Brentwood BoxersOldsmar, Florida
U.S.A.
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Established in 1982.

Mousse after 2-weeks in ICU at UF Vet School We carried Mousse into the house and laid him on the living room sofa.  He had just spent 2 weeks in intensive care at the University of Florida vet school.  

All total, he had lost 35 pounds.  He weighed 80 pounds when he had the first surgery with my local vet and he was only 45 pounds when he finally came home from Gainesville.  In this photo, you can see his hip bones and the bed sore that opened up on his right hip.

A feeding tube was left in place for emergency use. Cleaning the open wounds was a daily routine.  My instructions were to keep the bed sores clean and dry until the team at the vet school could surgically close the wounds after a week back at home to gain some strength back.

The feeding tube had been left in place for that week back home just in case he had a set-back.  Thankfully, we never needed to use it.

Because he had gone so long without eating, we were to feed him a couple of spoons of food every 2 hours.  He couldn't keep down more than that at any one feeding.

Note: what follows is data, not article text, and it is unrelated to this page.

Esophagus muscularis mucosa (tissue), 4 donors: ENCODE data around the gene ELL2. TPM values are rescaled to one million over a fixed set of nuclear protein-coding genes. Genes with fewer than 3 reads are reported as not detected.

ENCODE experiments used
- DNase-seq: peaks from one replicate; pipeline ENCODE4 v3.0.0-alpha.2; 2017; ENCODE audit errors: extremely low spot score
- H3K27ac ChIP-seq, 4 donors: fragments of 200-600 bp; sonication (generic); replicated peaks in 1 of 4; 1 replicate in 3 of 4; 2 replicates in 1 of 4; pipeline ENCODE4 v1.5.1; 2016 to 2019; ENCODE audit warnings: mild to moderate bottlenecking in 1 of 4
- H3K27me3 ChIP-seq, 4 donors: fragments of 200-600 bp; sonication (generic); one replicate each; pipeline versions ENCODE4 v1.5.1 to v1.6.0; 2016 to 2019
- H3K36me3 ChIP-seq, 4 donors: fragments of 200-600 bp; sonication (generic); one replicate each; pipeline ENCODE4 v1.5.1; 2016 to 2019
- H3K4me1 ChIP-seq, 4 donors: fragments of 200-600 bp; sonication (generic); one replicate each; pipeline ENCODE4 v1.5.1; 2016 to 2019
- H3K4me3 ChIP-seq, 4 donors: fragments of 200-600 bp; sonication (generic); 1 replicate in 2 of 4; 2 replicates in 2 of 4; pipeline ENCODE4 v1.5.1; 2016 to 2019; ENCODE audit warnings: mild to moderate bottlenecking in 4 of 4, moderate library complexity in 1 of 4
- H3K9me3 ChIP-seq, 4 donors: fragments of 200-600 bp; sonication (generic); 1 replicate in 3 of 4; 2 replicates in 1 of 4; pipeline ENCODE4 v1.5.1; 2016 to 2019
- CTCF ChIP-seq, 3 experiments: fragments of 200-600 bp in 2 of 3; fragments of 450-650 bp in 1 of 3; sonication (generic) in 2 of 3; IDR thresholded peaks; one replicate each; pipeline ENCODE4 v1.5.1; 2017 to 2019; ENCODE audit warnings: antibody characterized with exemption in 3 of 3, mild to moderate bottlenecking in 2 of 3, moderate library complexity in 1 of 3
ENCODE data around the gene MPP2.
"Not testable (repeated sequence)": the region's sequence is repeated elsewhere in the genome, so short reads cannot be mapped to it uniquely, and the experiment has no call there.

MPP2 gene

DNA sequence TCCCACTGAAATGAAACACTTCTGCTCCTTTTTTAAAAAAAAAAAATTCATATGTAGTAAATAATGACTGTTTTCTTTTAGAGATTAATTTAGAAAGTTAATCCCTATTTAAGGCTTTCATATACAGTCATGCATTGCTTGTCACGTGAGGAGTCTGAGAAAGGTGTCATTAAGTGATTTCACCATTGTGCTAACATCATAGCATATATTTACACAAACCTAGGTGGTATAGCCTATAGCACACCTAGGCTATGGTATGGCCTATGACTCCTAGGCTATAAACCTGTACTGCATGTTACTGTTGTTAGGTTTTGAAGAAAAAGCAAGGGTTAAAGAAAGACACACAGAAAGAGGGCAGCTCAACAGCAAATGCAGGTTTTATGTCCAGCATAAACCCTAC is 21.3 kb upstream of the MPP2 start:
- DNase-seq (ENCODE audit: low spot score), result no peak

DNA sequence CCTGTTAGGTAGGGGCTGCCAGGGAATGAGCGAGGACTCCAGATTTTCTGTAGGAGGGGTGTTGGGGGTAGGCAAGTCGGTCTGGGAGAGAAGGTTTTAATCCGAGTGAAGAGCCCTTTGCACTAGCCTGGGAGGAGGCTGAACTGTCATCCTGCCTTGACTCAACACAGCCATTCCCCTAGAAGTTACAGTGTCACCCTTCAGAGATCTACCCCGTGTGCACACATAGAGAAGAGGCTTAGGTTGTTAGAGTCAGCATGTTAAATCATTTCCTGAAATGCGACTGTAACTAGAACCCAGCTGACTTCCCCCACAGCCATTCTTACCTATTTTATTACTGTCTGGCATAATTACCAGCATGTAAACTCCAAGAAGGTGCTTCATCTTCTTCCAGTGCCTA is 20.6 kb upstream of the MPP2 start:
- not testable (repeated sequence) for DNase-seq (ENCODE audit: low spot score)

Bed sore on his right hip. This is a closer look at the open sore on his right hip.  In spite of the staff's diligent efforts to keep turning him, these wounds opened up.  Mousse had no body fat left to cushion the skin.  This wound shows the muscle and bone.   The wounds would weep body serum just like it would do with a severe burn. 
Mousse showing off his hospital gown. Our solution as to how to keep those open sores clean and dry was to create this doggy hospital cover-up.  We cut the sleeves off of a t-shirt and pulled them up over each back leg.  Each sleeve was pinned to the back of the t-shirt to hold it in place.  

I lined each sleeve with self-sticking sanitary napkins.  These wicked away the weeping body fluids from the wounds while also providing a cushion for his boney body when he laid down.  The dark spot that appears in this photo along the side of the shirt is where the feeding tube was pulled through and pinned in place.  This was to keep it away from the floor when he laid down and to keep it as clean as possible.

I held my breath as Dr. Beaver looked at these open sores a week later, wondering if we had succeeded in providing good wound care.  Dr. Beaver was very pleased at how well the sores looked - if one could think of them as "looking good."

Mousse's Recovery

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